What Is The Relationship Between High Cholesterol And Ischemic Stroke?
What does hypercholesterolemia have to do with ischemic stroke
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Hypercholesterolemia is a condition where the level of cholesterol in the blood is more than normal. This term is one part of a blood fat disorder called hyperlipidemia. Hyperlipidemia is an increase in the element of lipids in the blood, which can include hypercholesterolemia, hypertriglyceridemia, or hyperlipoproteinemia.
It is generally well known that hyperlipidemia can increase the risk of developing cardiovascular diseases (including coronary heart disease, heart attacks, and strokes). However, what is clearly known to increase the risk of these cardiovascular diseases is high LDL (low density lipoprotein) and high triglycerides. Meanwhile, another increase in lipoprotein, HDL (high density lipoprotein), is known to reduce the risk of these cardiovascular diseases. Therefore, a cholesterol check should be carried out by examining a complete lipid profile (not just total cholesterol) to be able to get an overview. clearly a risk factor for these cardiovascular diseases.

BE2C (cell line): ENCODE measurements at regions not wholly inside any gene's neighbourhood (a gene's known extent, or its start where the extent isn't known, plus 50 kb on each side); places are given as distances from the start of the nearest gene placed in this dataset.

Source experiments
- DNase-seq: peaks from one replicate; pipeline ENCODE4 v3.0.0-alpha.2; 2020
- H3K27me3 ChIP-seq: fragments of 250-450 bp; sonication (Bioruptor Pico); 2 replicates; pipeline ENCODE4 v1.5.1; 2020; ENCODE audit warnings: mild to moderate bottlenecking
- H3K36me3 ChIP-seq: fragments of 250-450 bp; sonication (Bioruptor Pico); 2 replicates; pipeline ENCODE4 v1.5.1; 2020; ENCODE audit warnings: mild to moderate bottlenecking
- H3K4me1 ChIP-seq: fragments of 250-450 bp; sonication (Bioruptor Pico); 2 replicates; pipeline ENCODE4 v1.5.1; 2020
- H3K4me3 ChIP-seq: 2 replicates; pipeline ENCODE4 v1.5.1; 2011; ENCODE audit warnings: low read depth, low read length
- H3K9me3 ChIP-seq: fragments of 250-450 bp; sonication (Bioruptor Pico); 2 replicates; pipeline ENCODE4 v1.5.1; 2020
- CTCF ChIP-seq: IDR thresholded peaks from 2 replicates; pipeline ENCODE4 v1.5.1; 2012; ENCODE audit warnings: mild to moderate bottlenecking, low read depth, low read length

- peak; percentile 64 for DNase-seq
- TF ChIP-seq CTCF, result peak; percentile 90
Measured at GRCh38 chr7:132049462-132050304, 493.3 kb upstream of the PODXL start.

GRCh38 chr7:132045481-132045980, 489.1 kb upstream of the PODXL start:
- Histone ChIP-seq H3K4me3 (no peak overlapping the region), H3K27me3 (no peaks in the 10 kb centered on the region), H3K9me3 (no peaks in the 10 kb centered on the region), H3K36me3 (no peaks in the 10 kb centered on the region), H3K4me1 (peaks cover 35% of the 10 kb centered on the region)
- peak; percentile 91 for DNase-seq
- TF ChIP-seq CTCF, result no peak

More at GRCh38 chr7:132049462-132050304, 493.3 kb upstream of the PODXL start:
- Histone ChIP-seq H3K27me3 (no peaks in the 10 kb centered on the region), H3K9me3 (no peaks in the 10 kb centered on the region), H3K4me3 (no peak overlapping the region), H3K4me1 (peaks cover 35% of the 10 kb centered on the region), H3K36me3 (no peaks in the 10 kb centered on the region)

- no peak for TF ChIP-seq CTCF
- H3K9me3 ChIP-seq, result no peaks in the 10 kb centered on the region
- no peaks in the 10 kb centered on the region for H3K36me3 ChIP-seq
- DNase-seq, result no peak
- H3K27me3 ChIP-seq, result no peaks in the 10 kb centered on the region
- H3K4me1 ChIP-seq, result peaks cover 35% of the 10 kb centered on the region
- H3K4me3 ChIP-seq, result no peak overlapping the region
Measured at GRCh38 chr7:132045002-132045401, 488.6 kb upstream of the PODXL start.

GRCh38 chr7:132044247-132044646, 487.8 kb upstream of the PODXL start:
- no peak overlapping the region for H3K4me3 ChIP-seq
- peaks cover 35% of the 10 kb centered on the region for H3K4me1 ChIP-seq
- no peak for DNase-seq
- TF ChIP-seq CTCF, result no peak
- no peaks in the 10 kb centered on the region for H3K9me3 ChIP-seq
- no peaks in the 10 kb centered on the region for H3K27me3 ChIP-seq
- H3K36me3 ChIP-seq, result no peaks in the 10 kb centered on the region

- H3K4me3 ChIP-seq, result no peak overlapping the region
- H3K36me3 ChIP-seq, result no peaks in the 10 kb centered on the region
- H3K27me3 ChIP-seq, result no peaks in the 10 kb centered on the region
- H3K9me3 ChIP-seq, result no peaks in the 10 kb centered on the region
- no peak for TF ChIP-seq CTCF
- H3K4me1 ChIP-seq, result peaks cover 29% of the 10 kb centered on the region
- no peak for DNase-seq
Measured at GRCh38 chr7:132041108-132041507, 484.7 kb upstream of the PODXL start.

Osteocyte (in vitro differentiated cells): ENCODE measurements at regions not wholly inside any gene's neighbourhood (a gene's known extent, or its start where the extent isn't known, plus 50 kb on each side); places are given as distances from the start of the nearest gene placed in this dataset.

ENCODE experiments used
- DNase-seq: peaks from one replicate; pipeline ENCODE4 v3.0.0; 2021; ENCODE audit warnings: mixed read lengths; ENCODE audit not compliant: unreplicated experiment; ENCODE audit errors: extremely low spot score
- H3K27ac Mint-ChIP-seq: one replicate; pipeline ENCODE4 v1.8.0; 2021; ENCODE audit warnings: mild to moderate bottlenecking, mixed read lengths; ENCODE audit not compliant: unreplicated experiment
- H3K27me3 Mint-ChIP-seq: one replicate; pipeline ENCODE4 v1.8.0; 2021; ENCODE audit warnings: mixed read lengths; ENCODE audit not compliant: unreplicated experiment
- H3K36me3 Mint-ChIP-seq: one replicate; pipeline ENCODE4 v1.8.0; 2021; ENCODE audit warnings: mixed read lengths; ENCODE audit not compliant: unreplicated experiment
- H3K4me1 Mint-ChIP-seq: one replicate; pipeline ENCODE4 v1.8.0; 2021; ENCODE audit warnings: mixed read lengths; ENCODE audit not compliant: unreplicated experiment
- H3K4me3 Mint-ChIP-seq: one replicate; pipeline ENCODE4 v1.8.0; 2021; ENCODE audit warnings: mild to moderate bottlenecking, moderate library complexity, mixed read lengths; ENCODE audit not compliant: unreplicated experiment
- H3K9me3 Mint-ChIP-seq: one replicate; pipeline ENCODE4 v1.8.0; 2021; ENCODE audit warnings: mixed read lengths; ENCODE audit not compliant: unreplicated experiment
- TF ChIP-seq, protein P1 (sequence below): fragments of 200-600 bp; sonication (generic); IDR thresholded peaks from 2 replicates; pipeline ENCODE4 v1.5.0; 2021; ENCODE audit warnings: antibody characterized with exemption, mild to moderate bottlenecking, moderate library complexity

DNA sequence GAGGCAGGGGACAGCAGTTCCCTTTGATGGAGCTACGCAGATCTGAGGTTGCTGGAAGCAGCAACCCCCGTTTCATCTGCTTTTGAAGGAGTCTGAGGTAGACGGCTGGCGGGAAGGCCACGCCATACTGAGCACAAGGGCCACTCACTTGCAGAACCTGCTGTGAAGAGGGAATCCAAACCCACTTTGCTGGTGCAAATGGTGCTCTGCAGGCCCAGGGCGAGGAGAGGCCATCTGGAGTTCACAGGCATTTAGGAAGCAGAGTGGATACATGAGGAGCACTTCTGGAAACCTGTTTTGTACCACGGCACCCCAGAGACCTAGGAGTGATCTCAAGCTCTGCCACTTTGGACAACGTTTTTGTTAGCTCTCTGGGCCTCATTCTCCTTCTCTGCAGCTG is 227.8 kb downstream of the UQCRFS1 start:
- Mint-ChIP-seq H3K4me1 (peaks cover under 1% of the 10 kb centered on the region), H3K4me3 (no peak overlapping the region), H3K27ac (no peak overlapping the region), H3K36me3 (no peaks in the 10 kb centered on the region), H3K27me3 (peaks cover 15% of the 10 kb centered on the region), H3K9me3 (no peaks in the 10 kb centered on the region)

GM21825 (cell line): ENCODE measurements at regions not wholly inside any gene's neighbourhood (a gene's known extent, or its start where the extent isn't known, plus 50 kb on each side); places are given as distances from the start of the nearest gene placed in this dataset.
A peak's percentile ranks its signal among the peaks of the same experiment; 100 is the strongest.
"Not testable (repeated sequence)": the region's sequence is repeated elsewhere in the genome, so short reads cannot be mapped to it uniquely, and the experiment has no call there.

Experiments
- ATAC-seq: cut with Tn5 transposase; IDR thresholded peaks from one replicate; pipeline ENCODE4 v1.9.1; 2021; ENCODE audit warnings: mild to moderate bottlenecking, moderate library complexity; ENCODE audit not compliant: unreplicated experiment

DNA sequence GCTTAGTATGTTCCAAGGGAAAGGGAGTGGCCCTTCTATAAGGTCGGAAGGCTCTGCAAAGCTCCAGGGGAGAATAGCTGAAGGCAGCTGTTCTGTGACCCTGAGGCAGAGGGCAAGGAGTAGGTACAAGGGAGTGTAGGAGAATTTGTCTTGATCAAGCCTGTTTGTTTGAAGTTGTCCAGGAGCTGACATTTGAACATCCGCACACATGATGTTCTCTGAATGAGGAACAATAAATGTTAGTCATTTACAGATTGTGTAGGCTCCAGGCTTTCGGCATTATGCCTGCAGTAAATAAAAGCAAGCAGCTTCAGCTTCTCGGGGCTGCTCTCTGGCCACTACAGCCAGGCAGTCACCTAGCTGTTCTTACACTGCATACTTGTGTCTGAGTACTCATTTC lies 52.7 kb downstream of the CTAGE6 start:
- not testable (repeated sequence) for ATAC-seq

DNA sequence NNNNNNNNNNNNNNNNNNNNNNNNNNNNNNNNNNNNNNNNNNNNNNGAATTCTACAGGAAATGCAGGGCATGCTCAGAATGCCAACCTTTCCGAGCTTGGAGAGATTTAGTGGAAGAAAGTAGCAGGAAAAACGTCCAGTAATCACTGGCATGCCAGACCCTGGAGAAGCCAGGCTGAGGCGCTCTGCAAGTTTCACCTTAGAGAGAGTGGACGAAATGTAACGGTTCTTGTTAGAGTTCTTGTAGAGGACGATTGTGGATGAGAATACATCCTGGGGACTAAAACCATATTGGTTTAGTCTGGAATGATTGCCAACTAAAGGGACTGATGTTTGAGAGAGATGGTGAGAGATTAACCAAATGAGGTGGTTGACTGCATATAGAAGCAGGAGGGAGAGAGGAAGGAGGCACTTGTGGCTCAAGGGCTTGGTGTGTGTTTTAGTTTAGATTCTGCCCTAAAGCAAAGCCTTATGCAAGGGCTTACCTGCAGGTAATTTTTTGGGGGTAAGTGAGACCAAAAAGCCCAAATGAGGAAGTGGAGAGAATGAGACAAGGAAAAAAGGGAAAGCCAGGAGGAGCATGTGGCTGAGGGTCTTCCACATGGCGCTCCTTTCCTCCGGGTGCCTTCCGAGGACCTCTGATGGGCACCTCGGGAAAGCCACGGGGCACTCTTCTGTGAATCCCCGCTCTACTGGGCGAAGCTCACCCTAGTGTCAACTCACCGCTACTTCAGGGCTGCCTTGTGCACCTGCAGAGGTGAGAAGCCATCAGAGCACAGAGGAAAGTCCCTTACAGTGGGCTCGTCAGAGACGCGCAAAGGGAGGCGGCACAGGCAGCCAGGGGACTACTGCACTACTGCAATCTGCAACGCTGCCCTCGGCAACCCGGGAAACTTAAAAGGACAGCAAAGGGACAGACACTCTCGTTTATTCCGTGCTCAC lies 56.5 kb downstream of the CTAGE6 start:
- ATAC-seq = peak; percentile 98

Ischemic stroke can occur due to a blockage in the blood vessels that flow into the brain (contrast with hemorrhagic strokes where the blood vessels flowing into the brain burst). Blockage of blood vessels in the brain can occur due to a buildup of plaque in the walls of blood vessels (or called atherosclerosis). The one that composes and causes this plaque is lipids. This plaque can occur in all blood vessels throughout the body, including blood vessels in the brain and heart. Therefore high hyperlipidemia (especially LDL and high triglycerides) can increase the risk of cardiovascular diseases.
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